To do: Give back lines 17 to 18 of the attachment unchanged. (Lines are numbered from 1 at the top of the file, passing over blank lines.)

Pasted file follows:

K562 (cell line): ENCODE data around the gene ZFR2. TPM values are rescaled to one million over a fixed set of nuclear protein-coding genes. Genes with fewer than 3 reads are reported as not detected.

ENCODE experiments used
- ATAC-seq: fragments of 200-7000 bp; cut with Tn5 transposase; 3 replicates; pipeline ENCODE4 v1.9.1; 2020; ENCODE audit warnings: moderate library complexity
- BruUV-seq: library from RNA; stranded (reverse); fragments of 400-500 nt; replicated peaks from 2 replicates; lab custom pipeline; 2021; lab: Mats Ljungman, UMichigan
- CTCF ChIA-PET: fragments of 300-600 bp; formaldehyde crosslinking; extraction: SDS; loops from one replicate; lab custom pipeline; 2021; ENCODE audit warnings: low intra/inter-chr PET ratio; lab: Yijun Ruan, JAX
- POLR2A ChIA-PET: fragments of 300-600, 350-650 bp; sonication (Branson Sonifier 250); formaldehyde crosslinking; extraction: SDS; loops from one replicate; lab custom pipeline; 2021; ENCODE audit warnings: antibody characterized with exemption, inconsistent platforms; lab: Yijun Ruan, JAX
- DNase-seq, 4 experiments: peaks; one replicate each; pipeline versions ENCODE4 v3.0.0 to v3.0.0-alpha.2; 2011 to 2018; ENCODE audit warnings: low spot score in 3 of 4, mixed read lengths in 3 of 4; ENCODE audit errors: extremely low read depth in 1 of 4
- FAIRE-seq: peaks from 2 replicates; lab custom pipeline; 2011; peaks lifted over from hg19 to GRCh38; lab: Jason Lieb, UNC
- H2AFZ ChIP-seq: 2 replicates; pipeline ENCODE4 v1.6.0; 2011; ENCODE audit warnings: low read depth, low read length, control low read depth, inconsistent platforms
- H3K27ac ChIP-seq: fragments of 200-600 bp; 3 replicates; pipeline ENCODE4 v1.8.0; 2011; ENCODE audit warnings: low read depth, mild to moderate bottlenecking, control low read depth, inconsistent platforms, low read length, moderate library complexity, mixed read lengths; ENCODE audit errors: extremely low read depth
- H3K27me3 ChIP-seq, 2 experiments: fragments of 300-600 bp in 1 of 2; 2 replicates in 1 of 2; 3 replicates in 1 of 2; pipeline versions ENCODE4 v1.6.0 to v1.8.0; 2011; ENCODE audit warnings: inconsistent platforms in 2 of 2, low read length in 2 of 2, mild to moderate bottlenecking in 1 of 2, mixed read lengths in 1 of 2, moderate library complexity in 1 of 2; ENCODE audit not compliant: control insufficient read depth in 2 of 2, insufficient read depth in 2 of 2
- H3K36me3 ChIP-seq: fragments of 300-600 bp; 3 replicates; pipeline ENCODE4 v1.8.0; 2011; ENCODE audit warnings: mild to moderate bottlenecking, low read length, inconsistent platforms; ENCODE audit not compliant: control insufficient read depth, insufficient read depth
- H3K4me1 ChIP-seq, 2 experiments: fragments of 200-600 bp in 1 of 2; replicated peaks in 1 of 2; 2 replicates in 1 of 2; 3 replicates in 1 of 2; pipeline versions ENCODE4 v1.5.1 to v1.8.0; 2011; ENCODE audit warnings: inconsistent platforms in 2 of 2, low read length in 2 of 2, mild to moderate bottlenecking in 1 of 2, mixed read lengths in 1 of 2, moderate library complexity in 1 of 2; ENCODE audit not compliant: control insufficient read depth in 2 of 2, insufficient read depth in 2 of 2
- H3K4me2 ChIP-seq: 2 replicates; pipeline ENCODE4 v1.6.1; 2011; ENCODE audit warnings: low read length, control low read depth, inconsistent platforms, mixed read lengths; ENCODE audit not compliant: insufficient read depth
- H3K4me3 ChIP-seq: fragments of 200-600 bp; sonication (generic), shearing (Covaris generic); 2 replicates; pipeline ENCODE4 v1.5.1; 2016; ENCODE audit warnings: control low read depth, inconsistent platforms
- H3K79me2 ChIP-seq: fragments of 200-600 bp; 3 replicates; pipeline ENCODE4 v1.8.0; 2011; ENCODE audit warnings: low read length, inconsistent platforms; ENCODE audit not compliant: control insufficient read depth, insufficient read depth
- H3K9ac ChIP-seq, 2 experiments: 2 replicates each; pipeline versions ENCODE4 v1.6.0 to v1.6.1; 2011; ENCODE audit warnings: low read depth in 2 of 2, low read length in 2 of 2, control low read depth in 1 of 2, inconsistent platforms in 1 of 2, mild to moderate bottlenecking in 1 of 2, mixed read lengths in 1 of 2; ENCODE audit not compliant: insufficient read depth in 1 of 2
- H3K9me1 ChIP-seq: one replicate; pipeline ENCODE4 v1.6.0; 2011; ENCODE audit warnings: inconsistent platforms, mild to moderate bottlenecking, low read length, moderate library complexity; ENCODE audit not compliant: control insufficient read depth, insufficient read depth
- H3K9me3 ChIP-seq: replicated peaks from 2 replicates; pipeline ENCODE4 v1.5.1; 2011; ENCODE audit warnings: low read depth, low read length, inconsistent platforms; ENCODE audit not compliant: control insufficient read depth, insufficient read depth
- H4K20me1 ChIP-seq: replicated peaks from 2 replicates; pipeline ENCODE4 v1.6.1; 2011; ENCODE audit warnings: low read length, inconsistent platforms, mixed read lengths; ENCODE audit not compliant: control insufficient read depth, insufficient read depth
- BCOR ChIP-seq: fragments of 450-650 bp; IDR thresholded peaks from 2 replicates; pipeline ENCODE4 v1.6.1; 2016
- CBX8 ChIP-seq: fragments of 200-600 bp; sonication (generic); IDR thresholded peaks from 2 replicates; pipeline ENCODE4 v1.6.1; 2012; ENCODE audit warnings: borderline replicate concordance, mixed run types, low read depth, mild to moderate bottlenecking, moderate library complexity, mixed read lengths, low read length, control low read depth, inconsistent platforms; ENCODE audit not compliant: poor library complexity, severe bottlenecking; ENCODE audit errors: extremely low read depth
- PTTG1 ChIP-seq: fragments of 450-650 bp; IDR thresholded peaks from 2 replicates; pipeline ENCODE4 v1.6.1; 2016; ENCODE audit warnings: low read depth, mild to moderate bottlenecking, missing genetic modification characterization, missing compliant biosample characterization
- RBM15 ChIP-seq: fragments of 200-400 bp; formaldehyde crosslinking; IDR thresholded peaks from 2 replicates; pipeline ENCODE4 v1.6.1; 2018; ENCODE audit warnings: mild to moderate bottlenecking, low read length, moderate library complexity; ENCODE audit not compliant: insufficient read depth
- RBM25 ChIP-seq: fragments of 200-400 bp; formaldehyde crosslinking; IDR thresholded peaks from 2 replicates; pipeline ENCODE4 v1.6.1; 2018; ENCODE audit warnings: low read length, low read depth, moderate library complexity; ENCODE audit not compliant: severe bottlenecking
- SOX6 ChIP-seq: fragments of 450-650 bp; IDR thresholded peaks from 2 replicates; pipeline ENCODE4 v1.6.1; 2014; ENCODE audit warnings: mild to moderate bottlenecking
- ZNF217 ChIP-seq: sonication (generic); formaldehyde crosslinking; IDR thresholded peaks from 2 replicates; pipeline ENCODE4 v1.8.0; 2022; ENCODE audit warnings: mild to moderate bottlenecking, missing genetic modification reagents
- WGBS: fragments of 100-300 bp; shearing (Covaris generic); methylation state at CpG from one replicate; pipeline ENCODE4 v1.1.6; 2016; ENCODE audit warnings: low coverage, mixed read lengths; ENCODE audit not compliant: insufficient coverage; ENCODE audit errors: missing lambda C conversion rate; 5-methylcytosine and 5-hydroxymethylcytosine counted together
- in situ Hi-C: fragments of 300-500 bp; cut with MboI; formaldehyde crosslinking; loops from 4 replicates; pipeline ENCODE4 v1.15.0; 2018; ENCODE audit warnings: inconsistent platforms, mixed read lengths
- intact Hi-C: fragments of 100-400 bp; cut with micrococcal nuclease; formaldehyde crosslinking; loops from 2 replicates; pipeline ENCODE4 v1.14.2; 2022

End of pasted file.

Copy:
- H3K9ac ChIP-seq, 2 experiments: 2 replicates each; pipeline versions ENCODE4 v1.6.0 to v1.6.1; 2011; ENCODE audit warnings: low read depth in 2 of 2, low read length in 2 of 2, control low read depth in 1 of 2, inconsistent platforms in 1 of 2, mild to moderate bottlenecking in 1 of 2, mixed read lengths in 1 of 2; ENCODE audit not compliant: insufficient read depth in 1 of 2
- H3K9me1 ChIP-seq: one replicate; pipeline ENCODE4 v1.6.0; 2011; ENCODE audit warnings: inconsistent platforms, mild to moderate bottlenecking, low read length, moderate library complexity; ENCODE audit not compliant: control insufficient read depth, insufficient read depth